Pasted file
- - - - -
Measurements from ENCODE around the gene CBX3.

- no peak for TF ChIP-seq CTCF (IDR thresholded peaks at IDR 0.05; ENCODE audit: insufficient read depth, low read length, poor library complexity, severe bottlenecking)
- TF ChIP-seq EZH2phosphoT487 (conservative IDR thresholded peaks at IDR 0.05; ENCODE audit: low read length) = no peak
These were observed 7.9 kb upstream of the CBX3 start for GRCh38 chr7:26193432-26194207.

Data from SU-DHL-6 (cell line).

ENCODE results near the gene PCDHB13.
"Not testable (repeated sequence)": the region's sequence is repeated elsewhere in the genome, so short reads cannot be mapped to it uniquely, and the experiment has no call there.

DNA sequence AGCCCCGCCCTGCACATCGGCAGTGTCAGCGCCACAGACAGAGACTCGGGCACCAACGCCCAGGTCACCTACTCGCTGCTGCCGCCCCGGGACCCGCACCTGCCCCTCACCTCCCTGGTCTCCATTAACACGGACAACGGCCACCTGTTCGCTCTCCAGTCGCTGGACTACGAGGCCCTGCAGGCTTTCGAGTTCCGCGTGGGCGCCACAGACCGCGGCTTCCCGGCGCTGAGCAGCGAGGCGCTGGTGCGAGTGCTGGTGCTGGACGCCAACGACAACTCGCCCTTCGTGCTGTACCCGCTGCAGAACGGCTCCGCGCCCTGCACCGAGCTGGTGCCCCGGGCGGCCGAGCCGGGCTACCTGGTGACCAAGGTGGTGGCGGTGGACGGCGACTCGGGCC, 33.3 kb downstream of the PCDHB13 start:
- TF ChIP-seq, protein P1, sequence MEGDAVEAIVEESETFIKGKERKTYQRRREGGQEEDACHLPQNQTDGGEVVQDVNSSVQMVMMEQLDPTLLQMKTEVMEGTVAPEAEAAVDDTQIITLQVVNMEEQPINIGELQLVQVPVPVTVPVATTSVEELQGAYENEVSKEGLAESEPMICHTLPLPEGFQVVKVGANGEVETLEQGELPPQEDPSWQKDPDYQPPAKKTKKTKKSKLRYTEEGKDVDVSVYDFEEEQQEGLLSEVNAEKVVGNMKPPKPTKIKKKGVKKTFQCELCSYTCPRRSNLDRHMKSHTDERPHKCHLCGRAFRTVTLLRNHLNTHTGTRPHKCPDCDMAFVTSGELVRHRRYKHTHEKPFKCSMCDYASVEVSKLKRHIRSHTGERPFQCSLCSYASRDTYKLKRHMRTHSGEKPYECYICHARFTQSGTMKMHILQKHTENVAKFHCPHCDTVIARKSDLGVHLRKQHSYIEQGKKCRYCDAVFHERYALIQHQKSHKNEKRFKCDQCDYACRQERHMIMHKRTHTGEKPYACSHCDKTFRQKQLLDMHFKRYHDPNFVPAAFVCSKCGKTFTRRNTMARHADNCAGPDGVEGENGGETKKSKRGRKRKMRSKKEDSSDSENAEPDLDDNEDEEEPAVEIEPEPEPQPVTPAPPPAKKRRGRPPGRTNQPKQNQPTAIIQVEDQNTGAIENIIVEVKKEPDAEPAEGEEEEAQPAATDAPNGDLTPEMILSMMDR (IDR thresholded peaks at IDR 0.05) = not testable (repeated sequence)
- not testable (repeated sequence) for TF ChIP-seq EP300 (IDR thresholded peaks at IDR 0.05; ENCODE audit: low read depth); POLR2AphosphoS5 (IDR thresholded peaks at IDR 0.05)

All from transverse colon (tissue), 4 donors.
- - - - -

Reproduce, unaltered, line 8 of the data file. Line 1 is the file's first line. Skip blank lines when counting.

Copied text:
DNA sequence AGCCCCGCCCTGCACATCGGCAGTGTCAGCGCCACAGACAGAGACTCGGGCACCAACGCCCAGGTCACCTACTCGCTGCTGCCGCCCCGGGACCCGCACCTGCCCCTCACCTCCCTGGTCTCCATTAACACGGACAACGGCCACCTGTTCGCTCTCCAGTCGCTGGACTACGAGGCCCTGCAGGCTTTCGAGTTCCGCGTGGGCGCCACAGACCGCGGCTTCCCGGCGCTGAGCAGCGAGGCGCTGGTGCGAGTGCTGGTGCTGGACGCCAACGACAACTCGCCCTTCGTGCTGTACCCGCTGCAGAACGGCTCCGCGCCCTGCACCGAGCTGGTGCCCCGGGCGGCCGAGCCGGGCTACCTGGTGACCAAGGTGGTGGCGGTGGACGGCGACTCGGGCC, 33.3 kb downstream of the PCDHB13 start: